Benjamin Bunny sat up, staring; his whiskers twitched. Inside the stick house somebody dropped a plate, and said something. Benjamin stamped his foot, and bolted. He never stopped till he came to the other side of the wood. Apparently Tommy Brock had turned the same way. Upon the top of the wall, there were again the marks of badger; and some ravellings of a sack had caught on a briar. Benjamin climbed over the wall, into a meadow. He found another mole trap newly set; he was still upon the track of Tommy Brock.
It was getting late in the afternoon. Other rabbits were coming out to enjoy the evening air. One of them in a blue coat by himself, was busily hunting for dandelions.
— “Cousin Peter! Peter Rabbit, Peter Rabbit!” shouted Benjamin Bunny.
The blue coated rabbit sat up with pricked ears —
“Whatever is the matter, Cousin Benjamin? Is it a cat? or John Stoat Ferret?”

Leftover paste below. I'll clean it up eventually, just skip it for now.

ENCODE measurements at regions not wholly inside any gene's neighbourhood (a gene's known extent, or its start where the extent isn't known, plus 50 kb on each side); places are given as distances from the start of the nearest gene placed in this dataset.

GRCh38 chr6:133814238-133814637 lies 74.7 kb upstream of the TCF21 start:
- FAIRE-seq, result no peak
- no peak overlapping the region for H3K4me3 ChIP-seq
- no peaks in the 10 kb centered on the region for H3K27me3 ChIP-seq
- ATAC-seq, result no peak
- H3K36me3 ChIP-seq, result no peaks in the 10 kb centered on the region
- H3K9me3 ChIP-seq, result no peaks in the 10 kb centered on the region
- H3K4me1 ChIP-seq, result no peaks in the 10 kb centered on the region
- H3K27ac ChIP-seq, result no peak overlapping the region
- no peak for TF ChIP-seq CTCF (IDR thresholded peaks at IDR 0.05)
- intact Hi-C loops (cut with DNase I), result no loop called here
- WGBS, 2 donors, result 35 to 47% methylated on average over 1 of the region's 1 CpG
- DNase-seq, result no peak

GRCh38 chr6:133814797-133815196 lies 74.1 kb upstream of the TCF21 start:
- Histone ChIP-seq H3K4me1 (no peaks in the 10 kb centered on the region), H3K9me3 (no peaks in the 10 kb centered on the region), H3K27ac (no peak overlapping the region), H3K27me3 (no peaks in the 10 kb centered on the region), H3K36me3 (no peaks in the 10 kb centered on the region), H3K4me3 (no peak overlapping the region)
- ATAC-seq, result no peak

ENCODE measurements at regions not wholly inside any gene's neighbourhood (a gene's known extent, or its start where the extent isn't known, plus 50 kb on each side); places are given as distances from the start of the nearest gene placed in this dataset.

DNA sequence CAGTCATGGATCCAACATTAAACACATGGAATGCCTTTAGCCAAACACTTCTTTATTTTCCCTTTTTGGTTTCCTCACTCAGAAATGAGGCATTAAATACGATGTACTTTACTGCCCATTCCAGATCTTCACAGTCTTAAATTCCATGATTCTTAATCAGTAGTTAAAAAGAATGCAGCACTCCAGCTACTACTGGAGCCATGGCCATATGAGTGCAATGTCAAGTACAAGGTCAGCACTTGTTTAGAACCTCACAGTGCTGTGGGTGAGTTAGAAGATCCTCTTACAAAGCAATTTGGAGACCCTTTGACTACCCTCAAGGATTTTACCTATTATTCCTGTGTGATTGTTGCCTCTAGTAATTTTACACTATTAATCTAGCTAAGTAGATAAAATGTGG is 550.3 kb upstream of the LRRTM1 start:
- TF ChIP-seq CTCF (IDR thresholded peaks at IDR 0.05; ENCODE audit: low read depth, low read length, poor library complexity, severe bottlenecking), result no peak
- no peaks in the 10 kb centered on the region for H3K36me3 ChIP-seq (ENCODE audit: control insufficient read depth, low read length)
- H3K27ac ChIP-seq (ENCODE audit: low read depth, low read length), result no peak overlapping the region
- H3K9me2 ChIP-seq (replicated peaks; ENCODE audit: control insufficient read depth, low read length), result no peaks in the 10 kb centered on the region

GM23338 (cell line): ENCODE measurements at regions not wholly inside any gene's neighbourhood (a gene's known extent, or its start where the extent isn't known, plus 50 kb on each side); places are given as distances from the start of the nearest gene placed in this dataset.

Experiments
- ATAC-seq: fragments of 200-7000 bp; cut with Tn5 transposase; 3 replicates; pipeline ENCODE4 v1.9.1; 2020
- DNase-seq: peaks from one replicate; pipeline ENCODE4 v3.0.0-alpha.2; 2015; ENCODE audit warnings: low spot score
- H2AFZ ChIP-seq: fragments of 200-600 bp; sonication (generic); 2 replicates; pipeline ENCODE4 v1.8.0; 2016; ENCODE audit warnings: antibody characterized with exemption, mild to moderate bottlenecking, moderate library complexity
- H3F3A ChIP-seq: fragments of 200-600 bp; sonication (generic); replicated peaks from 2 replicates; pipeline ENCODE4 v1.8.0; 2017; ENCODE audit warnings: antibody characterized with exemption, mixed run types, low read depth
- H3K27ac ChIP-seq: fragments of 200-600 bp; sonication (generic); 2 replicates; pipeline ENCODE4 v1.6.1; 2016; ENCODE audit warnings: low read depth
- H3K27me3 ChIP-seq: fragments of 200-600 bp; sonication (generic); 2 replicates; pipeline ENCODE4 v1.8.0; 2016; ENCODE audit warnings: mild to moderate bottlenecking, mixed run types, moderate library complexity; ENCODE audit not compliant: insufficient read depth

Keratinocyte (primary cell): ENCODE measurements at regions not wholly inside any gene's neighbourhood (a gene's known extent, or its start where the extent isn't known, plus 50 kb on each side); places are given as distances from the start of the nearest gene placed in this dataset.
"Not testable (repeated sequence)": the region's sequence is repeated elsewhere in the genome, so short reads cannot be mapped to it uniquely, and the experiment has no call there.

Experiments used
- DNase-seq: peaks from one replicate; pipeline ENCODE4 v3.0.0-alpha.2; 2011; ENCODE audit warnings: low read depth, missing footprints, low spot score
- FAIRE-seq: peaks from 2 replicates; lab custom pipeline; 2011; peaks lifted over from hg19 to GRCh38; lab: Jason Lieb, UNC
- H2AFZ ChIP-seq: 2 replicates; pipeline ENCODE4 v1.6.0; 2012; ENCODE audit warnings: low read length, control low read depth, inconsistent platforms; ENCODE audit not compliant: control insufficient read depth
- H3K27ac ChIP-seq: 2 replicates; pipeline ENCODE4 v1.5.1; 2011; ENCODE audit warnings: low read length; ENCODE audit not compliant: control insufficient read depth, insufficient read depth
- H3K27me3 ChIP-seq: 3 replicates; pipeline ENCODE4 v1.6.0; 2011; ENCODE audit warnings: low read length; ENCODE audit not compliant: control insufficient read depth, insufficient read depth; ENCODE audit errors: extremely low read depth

“No, no, no! He’s bagged my family — Tommy Brock — in a sack — have you seen him?”
“Tommy Brock? how many, Cousin Benjamin?”
“Seven, Cousin Peter, and all of them twins! Did he come this way? Please tell me quick!”
“Yes, yes; not ten minutes since ... he said they were caterpillars; I did think they were kicking rather hard, for caterpillars.”
“Which way? which way has he gone, Cousin Peter?”
“He had a sack with something ‘live in it; I watched him set a mole trap. Let me use my mind, Cousin Benjamin; tell me from the beginning.”
Benjamin did so.
“My Uncle Bouncer has displayed a lamentable want of discretion for his years;” said Peter reflectively, “but there are two hopeful circumstances. Your family is alive and kicking; and Tommy Brock has had refreshment. He will probably go to sleep, and keep them for breakfast.”
“Cousin Benjamin, compose yourself. I know very well which way. Because Mr. Tod was at home in the stick-house he has gone to Mr. Tod’s other house, at the top of Bull Banks. I partly know, because he offered to leave any message at Sister Cottontail’s; he said he would be passing.”
(Cottontail had married a black rabbit, and gone to live on the hill).
Peter hid his dandelions, and accompanied the afflicted parent, who was all of a twitter. They crossed several fields and began to climb the hill; the tracks of Tommy Brock were plainly to be seen. He seemed to have put down the sack every dozen yards, to rest.